Use Helm to deploy Harbor with Annotations for Velero

So, lets say you want to deploy an instance of Harbor to your “services” kubernetes cluster.  The cluster is protected by a scheduled Velero backup Velero pickup all resources in all namespaces by default, but we need to add an annotation to indicate a persistent volume that should be included in the backup.  Without this annotation, Velero will not include the PV in the backup.

First, let’s create a namespace we want to install Harbor to:
kubectl create ns harbor
Then, we’ll make sure helm has the chart for Harbor
helm repo add harbor
helm repo update

Finally, we’ll install harbor
helm install harbor harbor/harbor --namespace harbor \
--set expose.type=loadBalancer,expose.tls.enabled=true,,\,harborAdminPassword=harbor,\

Notice a few of the configurations we’re passing here:

  • expose.tls.commonName is the value that will be used by the gnerated TLS certificate
  • externalURL is the FQDN that we’ll use to reach Harbor (post deploy, you’ll get the loadBalancer IP and add the DNS record for it)
  • harborAdminPassword is the password assigned by default to the admin account – clearly this should be changed immediately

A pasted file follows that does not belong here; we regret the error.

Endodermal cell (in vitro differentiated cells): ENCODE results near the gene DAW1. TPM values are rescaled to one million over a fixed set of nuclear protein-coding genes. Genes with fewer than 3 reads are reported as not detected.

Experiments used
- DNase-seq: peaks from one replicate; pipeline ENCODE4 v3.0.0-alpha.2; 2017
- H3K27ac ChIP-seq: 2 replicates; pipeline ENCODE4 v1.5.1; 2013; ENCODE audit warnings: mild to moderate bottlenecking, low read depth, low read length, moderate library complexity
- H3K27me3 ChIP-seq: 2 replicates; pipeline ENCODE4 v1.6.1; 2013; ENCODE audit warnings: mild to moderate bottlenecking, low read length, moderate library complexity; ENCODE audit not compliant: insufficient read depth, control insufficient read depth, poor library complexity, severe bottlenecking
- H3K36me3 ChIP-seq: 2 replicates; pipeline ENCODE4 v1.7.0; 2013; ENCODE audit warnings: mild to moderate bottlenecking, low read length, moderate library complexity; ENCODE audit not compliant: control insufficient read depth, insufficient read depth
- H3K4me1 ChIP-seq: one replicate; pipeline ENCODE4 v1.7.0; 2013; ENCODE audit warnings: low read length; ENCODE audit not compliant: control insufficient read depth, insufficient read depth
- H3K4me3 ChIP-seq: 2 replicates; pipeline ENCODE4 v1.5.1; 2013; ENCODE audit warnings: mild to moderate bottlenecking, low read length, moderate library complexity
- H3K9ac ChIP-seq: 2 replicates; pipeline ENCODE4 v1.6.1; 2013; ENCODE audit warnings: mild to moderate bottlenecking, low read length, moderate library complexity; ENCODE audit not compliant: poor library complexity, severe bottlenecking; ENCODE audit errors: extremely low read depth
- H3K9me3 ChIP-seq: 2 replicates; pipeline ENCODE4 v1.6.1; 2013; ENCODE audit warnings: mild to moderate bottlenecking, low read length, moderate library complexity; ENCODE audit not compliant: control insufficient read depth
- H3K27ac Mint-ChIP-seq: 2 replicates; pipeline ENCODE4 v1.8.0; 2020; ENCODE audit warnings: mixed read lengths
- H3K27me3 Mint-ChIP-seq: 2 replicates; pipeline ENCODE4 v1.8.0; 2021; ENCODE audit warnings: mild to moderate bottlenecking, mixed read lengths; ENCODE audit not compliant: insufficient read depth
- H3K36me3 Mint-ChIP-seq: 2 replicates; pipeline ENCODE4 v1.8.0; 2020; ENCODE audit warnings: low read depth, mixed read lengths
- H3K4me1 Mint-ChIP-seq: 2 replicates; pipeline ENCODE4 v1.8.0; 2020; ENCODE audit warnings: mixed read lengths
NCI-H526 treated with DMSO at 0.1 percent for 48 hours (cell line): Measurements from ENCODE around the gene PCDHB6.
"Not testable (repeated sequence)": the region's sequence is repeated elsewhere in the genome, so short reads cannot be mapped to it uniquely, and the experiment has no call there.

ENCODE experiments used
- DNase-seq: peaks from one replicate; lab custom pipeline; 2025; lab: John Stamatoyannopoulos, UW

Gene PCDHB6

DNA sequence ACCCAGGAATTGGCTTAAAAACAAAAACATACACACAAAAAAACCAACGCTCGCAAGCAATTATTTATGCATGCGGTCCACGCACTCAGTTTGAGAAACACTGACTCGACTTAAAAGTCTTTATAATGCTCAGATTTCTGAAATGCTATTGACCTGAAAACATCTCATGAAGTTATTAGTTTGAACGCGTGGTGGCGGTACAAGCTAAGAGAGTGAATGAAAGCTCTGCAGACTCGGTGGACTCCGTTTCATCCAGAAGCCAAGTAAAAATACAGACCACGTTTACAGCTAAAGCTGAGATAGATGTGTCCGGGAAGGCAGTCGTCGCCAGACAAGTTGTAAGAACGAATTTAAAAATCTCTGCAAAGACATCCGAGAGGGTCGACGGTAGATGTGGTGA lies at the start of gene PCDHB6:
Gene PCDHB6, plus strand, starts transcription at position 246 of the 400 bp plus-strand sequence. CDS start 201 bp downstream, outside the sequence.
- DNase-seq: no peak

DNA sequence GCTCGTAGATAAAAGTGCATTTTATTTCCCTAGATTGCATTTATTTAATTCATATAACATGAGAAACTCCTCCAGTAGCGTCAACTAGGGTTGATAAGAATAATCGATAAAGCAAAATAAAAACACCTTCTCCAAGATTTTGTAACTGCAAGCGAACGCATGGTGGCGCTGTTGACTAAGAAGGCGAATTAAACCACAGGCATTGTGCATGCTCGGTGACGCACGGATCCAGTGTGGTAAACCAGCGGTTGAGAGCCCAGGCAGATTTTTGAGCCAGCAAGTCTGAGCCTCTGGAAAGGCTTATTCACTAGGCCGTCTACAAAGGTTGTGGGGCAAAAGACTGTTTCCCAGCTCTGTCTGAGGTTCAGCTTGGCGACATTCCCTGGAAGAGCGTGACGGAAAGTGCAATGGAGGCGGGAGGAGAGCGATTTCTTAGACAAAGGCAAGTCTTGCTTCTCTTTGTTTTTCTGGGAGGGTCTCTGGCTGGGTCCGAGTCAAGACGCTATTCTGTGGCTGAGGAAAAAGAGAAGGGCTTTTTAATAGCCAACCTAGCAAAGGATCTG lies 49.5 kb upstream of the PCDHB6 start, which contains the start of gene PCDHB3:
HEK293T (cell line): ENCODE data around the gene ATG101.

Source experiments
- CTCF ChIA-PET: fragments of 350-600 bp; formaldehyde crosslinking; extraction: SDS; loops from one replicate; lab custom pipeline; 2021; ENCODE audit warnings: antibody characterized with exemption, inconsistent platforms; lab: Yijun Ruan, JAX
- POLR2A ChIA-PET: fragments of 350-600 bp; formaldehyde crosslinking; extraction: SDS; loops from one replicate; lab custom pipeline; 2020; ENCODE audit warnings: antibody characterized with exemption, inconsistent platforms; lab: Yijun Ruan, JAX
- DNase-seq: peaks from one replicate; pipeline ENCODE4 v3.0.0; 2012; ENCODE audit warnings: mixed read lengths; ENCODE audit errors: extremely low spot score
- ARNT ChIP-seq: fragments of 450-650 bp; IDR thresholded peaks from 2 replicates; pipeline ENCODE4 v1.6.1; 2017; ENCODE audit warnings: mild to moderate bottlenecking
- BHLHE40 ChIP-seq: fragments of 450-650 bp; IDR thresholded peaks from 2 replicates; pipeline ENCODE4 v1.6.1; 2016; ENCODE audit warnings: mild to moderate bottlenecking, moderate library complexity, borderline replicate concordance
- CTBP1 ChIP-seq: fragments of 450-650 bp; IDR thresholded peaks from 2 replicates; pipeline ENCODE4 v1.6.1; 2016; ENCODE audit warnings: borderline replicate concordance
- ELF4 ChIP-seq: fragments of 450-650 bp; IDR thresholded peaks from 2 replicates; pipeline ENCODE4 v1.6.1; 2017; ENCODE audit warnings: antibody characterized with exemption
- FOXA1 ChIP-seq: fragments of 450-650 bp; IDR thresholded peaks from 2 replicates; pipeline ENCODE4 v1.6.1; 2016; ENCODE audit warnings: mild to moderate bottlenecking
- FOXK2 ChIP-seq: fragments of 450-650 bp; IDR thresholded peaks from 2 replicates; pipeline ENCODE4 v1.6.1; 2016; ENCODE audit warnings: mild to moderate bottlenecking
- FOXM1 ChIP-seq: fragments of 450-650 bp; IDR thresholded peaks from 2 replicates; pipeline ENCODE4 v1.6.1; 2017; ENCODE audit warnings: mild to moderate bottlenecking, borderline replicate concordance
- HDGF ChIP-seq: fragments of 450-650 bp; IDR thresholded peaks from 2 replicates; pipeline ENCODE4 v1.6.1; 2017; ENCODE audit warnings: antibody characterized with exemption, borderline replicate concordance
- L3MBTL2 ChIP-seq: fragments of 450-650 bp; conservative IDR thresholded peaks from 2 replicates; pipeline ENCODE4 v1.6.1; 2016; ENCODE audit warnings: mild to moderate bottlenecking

• The next items are for the podAnnotations; the syntax was unexpectedly different.  Notice there’s a dot instead of an equals-sign between the key and the value.  Also notice that the dots in the value must be escaped.

Once Harbor is deployed, you can get the loadBalancer’s IP and point your browser at it.

Now, we can wait for the Velero backup job to run or kick off a one-off backup.

Not So Fast...

I noticed that Harbor did not start properly after restore.  This was because postgres in the database pod expects a specific set of permissions – which were apparently different as a result of the restore.  The log on the database pod only read FATAL: data directory “/var/lib/postgresql/data” has group or world access

To return Harbor to functionality post-restore, I had to take the following steps:

  1. Edit the database statefulSet: kubectl edit StatefulSet harbor-harbor-database -n harbor
  2. Replace the command in the “change-permission-of-directory” initContainer from chown -R 999:999 /var/lib/postgresql/data to chmod -R 0700 /var/lib/postgresql/data
  3. Save changes and bounce the database pod by running kubectl delete po -n harbor harbor-harbor-database-0
  4. Bounce the remaining pods that are in CrashLoopBackup (because they’re trying to connect to the database)


harborThanks to my friend and colleague Hemanth AVS for help with the podAnnotations syntax!